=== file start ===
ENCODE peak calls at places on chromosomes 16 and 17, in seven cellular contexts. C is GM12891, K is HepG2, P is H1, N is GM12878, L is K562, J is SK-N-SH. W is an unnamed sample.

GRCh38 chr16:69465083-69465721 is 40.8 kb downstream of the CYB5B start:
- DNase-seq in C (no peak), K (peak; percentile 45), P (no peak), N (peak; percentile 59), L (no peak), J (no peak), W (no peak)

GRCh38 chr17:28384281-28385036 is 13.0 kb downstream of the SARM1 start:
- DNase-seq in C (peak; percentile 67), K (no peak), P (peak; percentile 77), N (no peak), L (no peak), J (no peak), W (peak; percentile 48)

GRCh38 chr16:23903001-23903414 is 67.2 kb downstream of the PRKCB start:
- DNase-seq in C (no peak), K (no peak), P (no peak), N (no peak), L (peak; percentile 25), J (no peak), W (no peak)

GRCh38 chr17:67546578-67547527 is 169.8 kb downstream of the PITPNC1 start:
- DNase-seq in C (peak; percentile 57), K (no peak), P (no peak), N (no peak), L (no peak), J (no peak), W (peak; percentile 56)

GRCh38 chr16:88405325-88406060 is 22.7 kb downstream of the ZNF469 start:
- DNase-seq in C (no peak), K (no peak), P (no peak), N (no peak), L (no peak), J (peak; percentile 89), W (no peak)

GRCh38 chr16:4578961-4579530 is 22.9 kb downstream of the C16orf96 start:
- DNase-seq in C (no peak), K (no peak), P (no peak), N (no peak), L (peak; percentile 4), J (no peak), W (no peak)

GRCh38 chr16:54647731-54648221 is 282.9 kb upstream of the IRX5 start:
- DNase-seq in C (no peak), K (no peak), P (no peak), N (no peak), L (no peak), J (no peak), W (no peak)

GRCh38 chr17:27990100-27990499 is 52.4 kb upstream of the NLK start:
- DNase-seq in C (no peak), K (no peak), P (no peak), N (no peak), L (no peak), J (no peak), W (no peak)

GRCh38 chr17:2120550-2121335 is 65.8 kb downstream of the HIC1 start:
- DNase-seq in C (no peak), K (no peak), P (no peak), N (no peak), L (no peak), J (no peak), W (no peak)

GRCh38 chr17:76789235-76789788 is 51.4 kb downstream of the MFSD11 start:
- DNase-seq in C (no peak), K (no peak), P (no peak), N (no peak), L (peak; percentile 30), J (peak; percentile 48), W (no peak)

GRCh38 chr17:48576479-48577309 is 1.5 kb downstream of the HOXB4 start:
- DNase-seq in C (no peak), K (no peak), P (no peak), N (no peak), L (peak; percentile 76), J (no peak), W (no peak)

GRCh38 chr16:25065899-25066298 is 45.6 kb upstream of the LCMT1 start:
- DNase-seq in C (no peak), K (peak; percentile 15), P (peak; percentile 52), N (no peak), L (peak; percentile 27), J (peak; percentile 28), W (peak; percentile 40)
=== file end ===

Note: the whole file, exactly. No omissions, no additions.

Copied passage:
ENCODE peak calls at places on chromosomes 16 and 17, in seven cellular contexts. C is GM12891, K is HepG2, P is H1, N is GM12878, L is K562, J is SK-N-SH. W is an unnamed sample.

GRCh38 chr16:69465083-69465721 is 40.8 kb downstream of the CYB5B start:
- DNase-seq in C (no peak), K (peak; percentile 45), P (no peak), N (peak; percentile 59), L (no peak), J (no peak), W (no peak)

GRCh38 chr17:28384281-28385036 is 13.0 kb downstream of the SARM1 start:
- DNase-seq in C (peak; percentile 67), K (no peak), P (peak; percentile 77), N (no peak), L (no peak), J (no peak), W (peak; percentile 48)

GRCh38 chr16:23903001-23903414 is 67.2 kb downstream of the PRKCB start:
- DNase-seq in C (no peak), K (no peak), P (no peak), N (no peak), L (peak; percentile 25), J (no peak), W (no peak)

GRCh38 chr17:67546578-67547527 is 169.8 kb downstream of the PITPNC1 start:
- DNase-seq in C (peak; percentile 57), K (no peak), P (no peak), N (no peak), L (no peak), J (no peak), W (peak; percentile 56)

GRCh38 chr16:88405325-88406060 is 22.7 kb downstream of the ZNF469 start:
- DNase-seq in C (no peak), K (no peak), P (no peak), N (no peak), L (no peak), J (peak; percentile 89), W (no peak)

GRCh38 chr16:4578961-4579530 is 22.9 kb downstream of the C16orf96 start:
- DNase-seq in C (no peak), K (no peak), P (no peak), N (no peak), L (peak; percentile 4), J (no peak), W (no peak)

GRCh38 chr16:54647731-54648221 is 282.9 kb upstream of the IRX5 start:
- DNase-seq in C (no peak), K (no peak), P (no peak), N (no peak), L (no peak), J (no peak), W (no peak)

GRCh38 chr17:27990100-27990499 is 52.4 kb upstream of the NLK start:
- DNase-seq in C (no peak), K (no peak), P (no peak), N (no peak), L (no peak), J (no peak), W (no peak)

GRCh38 chr17:2120550-2121335 is 65.8 kb downstream of the HIC1 start:
- DNase-seq in C (no peak), K (no peak), P (no peak), N (no peak), L (no peak), J (no peak), W (no peak)

GRCh38 chr17:76789235-76789788 is 51.4 kb downstream of the MFSD11 start:
- DNase-seq in C (no peak), K (no peak), P (no peak), N (no peak), L (peak; percentile 30), J (peak; percentile 48), W (no peak)

GRCh38 chr17:48576479-48577309 is 1.5 kb downstream of the HOXB4 start:
- DNase-seq in C (no peak), K (no peak), P (no peak), N (no peak), L (peak; percentile 76), J (no peak), W (no peak)

GRCh38 chr16:25065899-25066298 is 45.6 kb upstream of the LCMT1 start:
- DNase-seq in C (no peak), K (peak; percentile 15), P (peak; percentile 52), N (no peak), L (peak; percentile 27), J (peak; percentile 28), W (peak; percentile 40)